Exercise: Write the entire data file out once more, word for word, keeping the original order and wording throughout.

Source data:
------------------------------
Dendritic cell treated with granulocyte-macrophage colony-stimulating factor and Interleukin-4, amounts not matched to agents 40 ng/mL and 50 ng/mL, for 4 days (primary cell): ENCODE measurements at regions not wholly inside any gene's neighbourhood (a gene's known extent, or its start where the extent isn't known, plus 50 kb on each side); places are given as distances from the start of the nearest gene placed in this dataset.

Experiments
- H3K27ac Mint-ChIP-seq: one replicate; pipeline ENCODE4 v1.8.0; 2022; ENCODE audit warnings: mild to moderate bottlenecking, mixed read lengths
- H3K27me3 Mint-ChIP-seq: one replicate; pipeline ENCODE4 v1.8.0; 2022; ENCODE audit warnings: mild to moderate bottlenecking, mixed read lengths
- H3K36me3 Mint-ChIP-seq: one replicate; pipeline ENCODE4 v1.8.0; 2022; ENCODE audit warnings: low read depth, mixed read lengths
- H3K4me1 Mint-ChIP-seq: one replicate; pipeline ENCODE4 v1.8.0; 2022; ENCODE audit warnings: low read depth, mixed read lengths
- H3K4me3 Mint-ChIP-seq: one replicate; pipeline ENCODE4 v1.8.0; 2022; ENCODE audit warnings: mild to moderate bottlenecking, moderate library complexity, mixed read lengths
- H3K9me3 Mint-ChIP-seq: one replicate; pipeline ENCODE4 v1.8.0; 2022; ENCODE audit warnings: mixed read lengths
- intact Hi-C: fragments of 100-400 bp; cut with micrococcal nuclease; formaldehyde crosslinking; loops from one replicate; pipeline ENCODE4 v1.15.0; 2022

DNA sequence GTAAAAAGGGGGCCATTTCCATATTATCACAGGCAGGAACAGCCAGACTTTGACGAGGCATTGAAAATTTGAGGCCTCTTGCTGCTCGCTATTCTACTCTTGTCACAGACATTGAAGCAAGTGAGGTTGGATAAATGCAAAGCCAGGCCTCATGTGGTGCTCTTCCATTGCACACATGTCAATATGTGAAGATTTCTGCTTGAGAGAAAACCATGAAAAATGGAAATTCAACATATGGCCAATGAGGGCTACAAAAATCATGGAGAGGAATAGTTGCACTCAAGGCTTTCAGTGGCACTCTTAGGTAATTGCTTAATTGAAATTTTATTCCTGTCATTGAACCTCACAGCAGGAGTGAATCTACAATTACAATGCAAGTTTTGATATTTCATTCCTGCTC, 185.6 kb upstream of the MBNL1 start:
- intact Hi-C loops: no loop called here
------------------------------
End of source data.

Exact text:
Dendritic cell treated with granulocyte-macrophage colony-stimulating factor and Interleukin-4, amounts not matched to agents 40 ng/mL and 50 ng/mL, for 4 days (primary cell): ENCODE measurements at regions not wholly inside any gene's neighbourhood (a gene's known extent, or its start where the extent isn't known, plus 50 kb on each side); places are given as distances from the start of the nearest gene placed in this dataset.

Experiments
- H3K27ac Mint-ChIP-seq: one replicate; pipeline ENCODE4 v1.8.0; 2022; ENCODE audit warnings: mild to moderate bottlenecking, mixed read lengths
- H3K27me3 Mint-ChIP-seq: one replicate; pipeline ENCODE4 v1.8.0; 2022; ENCODE audit warnings: mild to moderate bottlenecking, mixed read lengths
- H3K36me3 Mint-ChIP-seq: one replicate; pipeline ENCODE4 v1.8.0; 2022; ENCODE audit warnings: low read depth, mixed read lengths
- H3K4me1 Mint-ChIP-seq: one replicate; pipeline ENCODE4 v1.8.0; 2022; ENCODE audit warnings: low read depth, mixed read lengths
- H3K4me3 Mint-ChIP-seq: one replicate; pipeline ENCODE4 v1.8.0; 2022; ENCODE audit warnings: mild to moderate bottlenecking, moderate library complexity, mixed read lengths
- H3K9me3 Mint-ChIP-seq: one replicate; pipeline ENCODE4 v1.8.0; 2022; ENCODE audit warnings: mixed read lengths
- intact Hi-C: fragments of 100-400 bp; cut with micrococcal nuclease; formaldehyde crosslinking; loops from one replicate; pipeline ENCODE4 v1.15.0; 2022

DNA sequence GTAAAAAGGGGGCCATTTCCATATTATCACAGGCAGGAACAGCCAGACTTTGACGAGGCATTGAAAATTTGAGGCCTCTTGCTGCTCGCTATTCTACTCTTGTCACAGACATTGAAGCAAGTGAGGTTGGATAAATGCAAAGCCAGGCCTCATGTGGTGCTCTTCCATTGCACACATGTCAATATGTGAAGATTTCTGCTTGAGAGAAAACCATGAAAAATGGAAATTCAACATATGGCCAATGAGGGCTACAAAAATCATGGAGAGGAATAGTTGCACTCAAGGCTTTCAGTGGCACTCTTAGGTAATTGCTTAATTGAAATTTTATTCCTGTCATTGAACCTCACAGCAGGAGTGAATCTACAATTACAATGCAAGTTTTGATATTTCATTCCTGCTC, 185.6 kb upstream of the MBNL1 start:
- intact Hi-C loops: no loop called here